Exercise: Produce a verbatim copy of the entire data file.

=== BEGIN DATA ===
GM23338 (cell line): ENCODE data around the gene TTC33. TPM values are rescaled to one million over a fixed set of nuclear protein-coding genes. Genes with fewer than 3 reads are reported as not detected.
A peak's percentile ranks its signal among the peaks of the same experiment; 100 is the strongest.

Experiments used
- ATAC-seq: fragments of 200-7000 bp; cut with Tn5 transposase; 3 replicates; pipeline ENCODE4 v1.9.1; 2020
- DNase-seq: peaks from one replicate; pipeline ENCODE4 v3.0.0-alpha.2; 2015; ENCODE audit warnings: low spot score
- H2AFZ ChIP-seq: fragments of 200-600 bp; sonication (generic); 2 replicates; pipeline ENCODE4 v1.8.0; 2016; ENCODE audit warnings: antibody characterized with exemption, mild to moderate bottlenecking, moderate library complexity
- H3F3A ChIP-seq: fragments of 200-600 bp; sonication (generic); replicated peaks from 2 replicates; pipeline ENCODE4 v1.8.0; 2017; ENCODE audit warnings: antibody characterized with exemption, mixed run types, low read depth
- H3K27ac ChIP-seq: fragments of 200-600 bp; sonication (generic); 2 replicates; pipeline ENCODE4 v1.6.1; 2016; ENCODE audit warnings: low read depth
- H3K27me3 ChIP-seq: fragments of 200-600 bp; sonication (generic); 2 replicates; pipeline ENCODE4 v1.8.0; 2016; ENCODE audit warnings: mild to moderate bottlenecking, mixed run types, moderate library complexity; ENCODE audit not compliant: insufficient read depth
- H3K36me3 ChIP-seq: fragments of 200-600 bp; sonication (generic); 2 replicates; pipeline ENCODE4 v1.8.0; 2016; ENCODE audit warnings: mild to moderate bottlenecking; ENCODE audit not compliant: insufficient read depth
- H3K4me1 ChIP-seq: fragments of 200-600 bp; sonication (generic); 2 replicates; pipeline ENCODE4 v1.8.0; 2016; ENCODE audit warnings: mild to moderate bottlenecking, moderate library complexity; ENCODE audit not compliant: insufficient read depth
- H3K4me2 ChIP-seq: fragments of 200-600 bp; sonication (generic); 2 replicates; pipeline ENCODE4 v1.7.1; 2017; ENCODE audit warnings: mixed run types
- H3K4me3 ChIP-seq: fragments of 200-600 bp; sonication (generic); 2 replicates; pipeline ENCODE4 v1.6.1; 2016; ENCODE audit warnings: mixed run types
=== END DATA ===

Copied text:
GM23338 (cell line): ENCODE data around the gene TTC33. TPM values are rescaled to one million over a fixed set of nuclear protein-coding genes. Genes with fewer than 3 reads are reported as not detected.
A peak's percentile ranks its signal among the peaks of the same experiment; 100 is the strongest.

Experiments used
- ATAC-seq: fragments of 200-7000 bp; cut with Tn5 transposase; 3 replicates; pipeline ENCODE4 v1.9.1; 2020
- DNase-seq: peaks from one replicate; pipeline ENCODE4 v3.0.0-alpha.2; 2015; ENCODE audit warnings: low spot score
- H2AFZ ChIP-seq: fragments of 200-600 bp; sonication (generic); 2 replicates; pipeline ENCODE4 v1.8.0; 2016; ENCODE audit warnings: antibody characterized with exemption, mild to moderate bottlenecking, moderate library complexity
- H3F3A ChIP-seq: fragments of 200-600 bp; sonication (generic); replicated peaks from 2 replicates; pipeline ENCODE4 v1.8.0; 2017; ENCODE audit warnings: antibody characterized with exemption, mixed run types, low read depth
- H3K27ac ChIP-seq: fragments of 200-600 bp; sonication (generic); 2 replicates; pipeline ENCODE4 v1.6.1; 2016; ENCODE audit warnings: low read depth
- H3K27me3 ChIP-seq: fragments of 200-600 bp; sonication (generic); 2 replicates; pipeline ENCODE4 v1.8.0; 2016; ENCODE audit warnings: mild to moderate bottlenecking, mixed run types, moderate library complexity; ENCODE audit not compliant: insufficient read depth
- H3K36me3 ChIP-seq: fragments of 200-600 bp; sonication (generic); 2 replicates; pipeline ENCODE4 v1.8.0; 2016; ENCODE audit warnings: mild to moderate bottlenecking; ENCODE audit not compliant: insufficient read depth
- H3K4me1 ChIP-seq: fragments of 200-600 bp; sonication (generic); 2 replicates; pipeline ENCODE4 v1.8.0; 2016; ENCODE audit warnings: mild to moderate bottlenecking, moderate library complexity; ENCODE audit not compliant: insufficient read depth
- H3K4me2 ChIP-seq: fragments of 200-600 bp; sonication (generic); 2 replicates; pipeline ENCODE4 v1.7.1; 2017; ENCODE audit warnings: mixed run types
- H3K4me3 ChIP-seq: fragments of 200-600 bp; sonication (generic); 2 replicates; pipeline ENCODE4 v1.6.1; 2016; ENCODE audit warnings: mixed run types